Let’s move on to the TodoRepository. We will add a private TodoContext variable which we can use to work on the Todos DbSet indside the methods of the repository. Also remove the existing ConcurrentDictionary since we don’t need it anymore. Also in the contructor set the private context variable to the passed in context variable (see code below). The reason of doing this is to have dependency injection in our system. You don’t have to worry about configuring it like we did for the ITodoRepository,


services.AddSingleton<ITodoRepository, TodoRepository>();

It is already configured to inject a new instance of the TodoContext if we defined a parameter of that DbContext in the constructor


services.AddDbContext(options => options.UseSqlServer(Configuration.GetConnectionString("DefaultConnection")));


Now replace everything in the TodoRepository class with the code given below,


using System;
using System.Collections.Concurrent;
using System.Collections.Generic;
using System.Linq;
using System.Threading.Tasks;
using Asp.Net.Core.With.Polymer.Starter.Data;
using Asp.Net.Core.With.Polymer.Starter.Models;

namespace Asp.Net.Core.With.Polymer.Starter.Repository
{
    public class TodoRepository : ITodoRepository
    {
        private readonly TodoContext _context;

        public TodoRepository(TodoContext context)
        {
            _context = context;
        }

        public IEnumerable<Todo> GetAll()
        {
            return _context.Todos;
        }

        public void Add(Todo item)
        {
            item.Id = Guid.NewGuid().ToString();
            item.DateAdded = DateTime.Now;
            item.IsDone = false;

            _context.Todos.Add(item);
            _context.SaveChanges();
        }

        public Todo Find(string id)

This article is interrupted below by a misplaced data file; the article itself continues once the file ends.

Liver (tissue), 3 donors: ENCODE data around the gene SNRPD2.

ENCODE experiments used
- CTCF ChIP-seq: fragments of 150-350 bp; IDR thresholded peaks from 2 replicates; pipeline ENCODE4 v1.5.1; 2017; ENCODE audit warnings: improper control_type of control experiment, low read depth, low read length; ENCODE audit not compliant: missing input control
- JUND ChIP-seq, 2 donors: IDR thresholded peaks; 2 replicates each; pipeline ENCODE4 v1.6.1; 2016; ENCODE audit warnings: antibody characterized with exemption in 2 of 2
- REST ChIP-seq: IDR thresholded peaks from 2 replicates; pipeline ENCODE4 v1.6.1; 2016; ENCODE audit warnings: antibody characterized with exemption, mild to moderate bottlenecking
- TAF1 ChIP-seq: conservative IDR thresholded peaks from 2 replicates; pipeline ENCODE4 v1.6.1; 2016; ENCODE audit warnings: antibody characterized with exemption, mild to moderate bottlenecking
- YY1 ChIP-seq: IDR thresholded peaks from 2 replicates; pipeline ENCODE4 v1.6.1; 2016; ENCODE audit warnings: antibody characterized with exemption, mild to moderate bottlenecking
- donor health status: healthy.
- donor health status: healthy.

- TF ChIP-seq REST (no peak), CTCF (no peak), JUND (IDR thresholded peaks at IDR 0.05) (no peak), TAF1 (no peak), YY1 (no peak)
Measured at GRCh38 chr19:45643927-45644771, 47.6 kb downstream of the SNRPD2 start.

{
            Todo todo = _context.Todos.AsNoTracking().FirstOrDefault(s => s.Id == id);
            return todo;
        }

        public Todo Remove(string id)
        {
            Todo todo = _context.Todos.FirstOrDefault(s => s.Id == id);
            _context.Todos.Remove(todo);
            _context.SaveChanges();

            return todo;
        }

        public void Update(Todo item)
        {
            _context.Todos.Update(item);
            _context.SaveChanges();
        }
    }
}

As you can see we are doing basic CRUD on the Todos DbSet with the help of the TodoContext. Nothing more to say here because everything is self-explanatory. But always remember to call the SaveChanges() function on the context when you are doing something on the database table and need to save the changes. Without calling it nothing will be changed. Also notice that when we are saving a todo item, we are adding the current date and time within the DateAdded property and generating a new GuId to set on the Id property. The Id is for the todo to have a unique identity in the database (Primary Key). Also we are setting the IsDone status property of the todo item to false.